"We join Danni Bagnall as she invites custom motorbike legends Inglorious Motorcycles to tell us how they started, and what they think of the UK two-wheel community. Danni Bagnall: What projects do you currently have on the go? Samuel Evans: "
Ant Anstead tells us what got him to where he is today
We sent Danni to have a chat with Ant Anstead about how he got to where he is today
When ‘For the Love of Cars’ came back on the tellybox – we know 🙏 – we thought we’d have a chat with the man behind the cars Ant Anstead, to see just how he got into it all.
Danni Bagnall: Hey Ant, thanks for meeting with me! Now, we all know you from Channel 4’s ‘For the Love of Cars’ TV show, but what started your passion for cars?
Ant Anstead: I’ve been into cars since I was little. I was a typical boy, I loved building Airfix, Lego, basically anything I could get my hands on that was either broken or needed making. I was a nightmare for my parents! Cars have always been my guilty pleasure. I’d built my first off-the-shelf kit car by the time I was 16! I didn’t even have a driving licence but knew I wanted to build cars. I remember as a 14-year-old, walking to the local cattle market and buying a lawnmower to power my wooden soap box… I never did get that one going.
DB: What do you do with yourself when you’re not on the big screen?
AA: I own and run my own company building and restoring cars. The majority of cars I make are from scratch. Although they look old, they’re brand new. The business keeps me pretty busy. But while I’m not building cars or on screen, I’m spending quality time with my family. My kids are aged 10 and 13, so I try and see them as much as I can. Granted, that’s not been as much as I’d like with TV work being so busy this past few months. In fact, this year alone I have been on 20 flights and it feels like I live out of a suitcase in departure lounges. I mustn’t moan though; I have a very privileged job. Any brief moment of spare time I have used up racing cars or playing football. Actually, thinking about it…. How the heck do I fit it all in?
DB: Tell me more about your business.
AA: I started making cars commercially over a decade ago. I’m well known globally for building a number of recreation cars, and more recently I have moved away from the replica market to focus more on TV and restorations. The majority of the cars I build are on request, making each one completely bespoke to a customer. I love the individual identity that each classic car has and each car we build is completely unique. We even ensure the seating position, steering wheel and pedals suit the customer’s exact size and frame. Each motorcar is supplied with a detailed photographic build diary and is UK registered, following an IVA VOSA test, MOT, one year’s road tax and warranty. We have a highly-skilled team around me.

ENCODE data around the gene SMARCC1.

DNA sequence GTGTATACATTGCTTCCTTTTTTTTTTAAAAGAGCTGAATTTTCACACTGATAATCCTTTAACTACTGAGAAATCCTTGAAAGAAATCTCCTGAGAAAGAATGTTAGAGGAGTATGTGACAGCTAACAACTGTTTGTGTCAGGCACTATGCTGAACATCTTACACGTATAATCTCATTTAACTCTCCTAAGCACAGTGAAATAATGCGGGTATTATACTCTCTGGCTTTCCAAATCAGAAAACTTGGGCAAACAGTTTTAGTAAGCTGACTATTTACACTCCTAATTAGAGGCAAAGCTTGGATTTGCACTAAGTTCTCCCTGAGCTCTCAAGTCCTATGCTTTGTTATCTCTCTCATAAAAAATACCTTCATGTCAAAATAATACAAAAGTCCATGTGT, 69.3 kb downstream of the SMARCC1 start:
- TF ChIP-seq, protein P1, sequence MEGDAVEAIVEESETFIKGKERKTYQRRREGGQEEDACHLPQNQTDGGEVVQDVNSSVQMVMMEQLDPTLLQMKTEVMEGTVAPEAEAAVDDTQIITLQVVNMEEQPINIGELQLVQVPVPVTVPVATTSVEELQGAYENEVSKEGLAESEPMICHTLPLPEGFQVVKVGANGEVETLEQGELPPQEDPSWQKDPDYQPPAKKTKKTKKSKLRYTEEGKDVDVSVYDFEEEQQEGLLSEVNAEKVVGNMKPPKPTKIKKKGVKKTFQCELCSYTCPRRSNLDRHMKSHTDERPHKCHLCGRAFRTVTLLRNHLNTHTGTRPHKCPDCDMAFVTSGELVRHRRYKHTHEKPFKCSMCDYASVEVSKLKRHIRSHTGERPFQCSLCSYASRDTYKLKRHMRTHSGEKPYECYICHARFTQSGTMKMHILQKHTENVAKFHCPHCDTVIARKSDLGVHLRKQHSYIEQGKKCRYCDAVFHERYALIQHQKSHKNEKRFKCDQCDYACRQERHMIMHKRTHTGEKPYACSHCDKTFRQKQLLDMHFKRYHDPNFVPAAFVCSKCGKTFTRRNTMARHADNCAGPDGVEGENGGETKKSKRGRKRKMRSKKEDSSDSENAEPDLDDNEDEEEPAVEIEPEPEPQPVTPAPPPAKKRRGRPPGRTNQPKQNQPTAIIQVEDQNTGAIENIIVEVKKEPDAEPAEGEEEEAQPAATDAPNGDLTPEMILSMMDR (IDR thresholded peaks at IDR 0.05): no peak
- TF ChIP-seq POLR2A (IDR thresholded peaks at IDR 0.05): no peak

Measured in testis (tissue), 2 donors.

DB: Have you always worked on cars, then?
AA: No. Funnily enough, I was in her Majesty’s police service for six years. When I was 18 and a half, I joined the police force. I knew I didn’t want to go down the education route with University etc, so ended up a copper, and I can honestly say, it’s the best decision I have ever made. I loved being in the police. I was there six years, and five years, 11 months and 29 days of that was incredible. The Force is ridiculously understaffed. I was based in Bishops Stortford for two years, basically alone, which forced me to grow-up quickly! When I was 23 I joined the tactical fire-arm unit, becoming one of the youngest armed coppers ever. I saw and did things that people would shudder at. I even spent time in a safe-house with the “railway murderer” John Duffy. It changed everything for me. I received two commendations for bravery and have faced a number of life threatening incidents – really opening my eyes to what humans are capable of. When you’re standing in-front of someone armed – that’s real fear – it kind of makes standing on stage or in front of a camera easy. I always remind myself of that, and how lucky I am to being doing what I do. I have several reasons for leaving the police, which all came about at the birth of my daughter. She’s now 13 years old, but back then she was a brand-new baby, and I knew I had to change something. I looked at what my friends were doing. You only get one life, after all.